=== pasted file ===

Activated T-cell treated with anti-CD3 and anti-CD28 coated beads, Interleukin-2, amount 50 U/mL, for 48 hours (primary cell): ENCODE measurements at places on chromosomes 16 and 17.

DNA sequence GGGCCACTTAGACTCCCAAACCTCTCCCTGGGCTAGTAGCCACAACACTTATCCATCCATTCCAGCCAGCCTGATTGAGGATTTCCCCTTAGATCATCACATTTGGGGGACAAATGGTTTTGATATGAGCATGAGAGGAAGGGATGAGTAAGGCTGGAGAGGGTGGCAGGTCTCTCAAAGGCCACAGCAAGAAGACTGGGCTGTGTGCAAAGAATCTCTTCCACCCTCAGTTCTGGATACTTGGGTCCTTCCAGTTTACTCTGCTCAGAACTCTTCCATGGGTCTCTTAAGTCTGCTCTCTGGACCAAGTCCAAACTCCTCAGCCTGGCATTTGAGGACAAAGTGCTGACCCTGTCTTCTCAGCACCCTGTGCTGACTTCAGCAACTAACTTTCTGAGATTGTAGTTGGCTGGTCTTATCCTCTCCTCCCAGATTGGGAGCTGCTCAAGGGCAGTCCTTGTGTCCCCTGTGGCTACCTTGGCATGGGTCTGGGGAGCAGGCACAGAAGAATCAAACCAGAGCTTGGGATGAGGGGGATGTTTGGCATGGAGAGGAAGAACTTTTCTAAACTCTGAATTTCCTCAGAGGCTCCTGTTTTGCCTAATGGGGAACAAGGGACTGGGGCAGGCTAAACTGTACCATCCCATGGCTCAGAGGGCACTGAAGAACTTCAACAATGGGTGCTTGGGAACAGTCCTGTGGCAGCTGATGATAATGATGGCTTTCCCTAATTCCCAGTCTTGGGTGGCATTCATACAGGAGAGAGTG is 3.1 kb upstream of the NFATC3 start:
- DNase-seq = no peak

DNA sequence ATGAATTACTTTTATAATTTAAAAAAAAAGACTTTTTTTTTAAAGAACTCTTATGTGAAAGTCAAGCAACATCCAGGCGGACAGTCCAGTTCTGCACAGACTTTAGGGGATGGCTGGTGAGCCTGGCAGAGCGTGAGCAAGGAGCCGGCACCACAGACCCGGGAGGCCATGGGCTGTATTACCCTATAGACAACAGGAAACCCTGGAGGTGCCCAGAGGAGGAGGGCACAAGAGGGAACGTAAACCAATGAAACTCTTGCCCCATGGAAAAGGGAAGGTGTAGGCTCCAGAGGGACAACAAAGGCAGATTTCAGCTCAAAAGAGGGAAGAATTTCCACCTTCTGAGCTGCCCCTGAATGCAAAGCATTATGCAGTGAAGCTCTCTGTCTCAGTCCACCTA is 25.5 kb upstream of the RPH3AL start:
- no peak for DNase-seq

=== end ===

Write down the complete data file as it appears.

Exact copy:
Activated T-cell treated with anti-CD3 and anti-CD28 coated beads, Interleukin-2, amount 50 U/mL, for 48 hours (primary cell): ENCODE measurements at places on chromosomes 16 and 17.

DNA sequence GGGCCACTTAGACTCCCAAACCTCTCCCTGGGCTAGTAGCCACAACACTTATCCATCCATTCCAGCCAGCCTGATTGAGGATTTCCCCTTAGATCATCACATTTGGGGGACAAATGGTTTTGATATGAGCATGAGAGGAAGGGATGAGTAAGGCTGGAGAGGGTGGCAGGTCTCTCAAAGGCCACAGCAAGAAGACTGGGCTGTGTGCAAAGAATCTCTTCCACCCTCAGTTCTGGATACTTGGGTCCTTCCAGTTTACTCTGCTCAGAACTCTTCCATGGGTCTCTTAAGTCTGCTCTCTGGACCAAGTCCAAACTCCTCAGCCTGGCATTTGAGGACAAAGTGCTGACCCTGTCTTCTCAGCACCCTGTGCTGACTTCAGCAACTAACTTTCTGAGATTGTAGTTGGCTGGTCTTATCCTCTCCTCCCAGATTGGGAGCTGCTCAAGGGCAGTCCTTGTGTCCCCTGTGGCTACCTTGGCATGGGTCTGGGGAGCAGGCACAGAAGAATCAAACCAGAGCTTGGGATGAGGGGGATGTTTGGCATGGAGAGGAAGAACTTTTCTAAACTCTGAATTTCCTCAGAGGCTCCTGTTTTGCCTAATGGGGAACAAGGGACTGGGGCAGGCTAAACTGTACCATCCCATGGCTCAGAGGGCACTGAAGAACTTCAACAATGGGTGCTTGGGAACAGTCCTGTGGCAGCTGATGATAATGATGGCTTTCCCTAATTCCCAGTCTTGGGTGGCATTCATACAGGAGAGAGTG is 3.1 kb upstream of the NFATC3 start:
- DNase-seq = no peak

DNA sequence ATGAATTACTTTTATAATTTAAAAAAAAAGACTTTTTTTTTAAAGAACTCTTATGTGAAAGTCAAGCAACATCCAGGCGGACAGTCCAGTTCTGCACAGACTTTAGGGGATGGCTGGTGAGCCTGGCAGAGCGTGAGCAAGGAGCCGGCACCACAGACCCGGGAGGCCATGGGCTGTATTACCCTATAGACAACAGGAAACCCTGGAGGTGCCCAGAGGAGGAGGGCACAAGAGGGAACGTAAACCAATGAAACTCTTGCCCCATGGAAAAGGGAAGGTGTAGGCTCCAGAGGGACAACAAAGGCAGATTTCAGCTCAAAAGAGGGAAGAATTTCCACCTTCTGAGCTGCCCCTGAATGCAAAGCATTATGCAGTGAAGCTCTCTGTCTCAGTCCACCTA is 25.5 kb upstream of the RPH3AL start:
- no peak for DNase-seq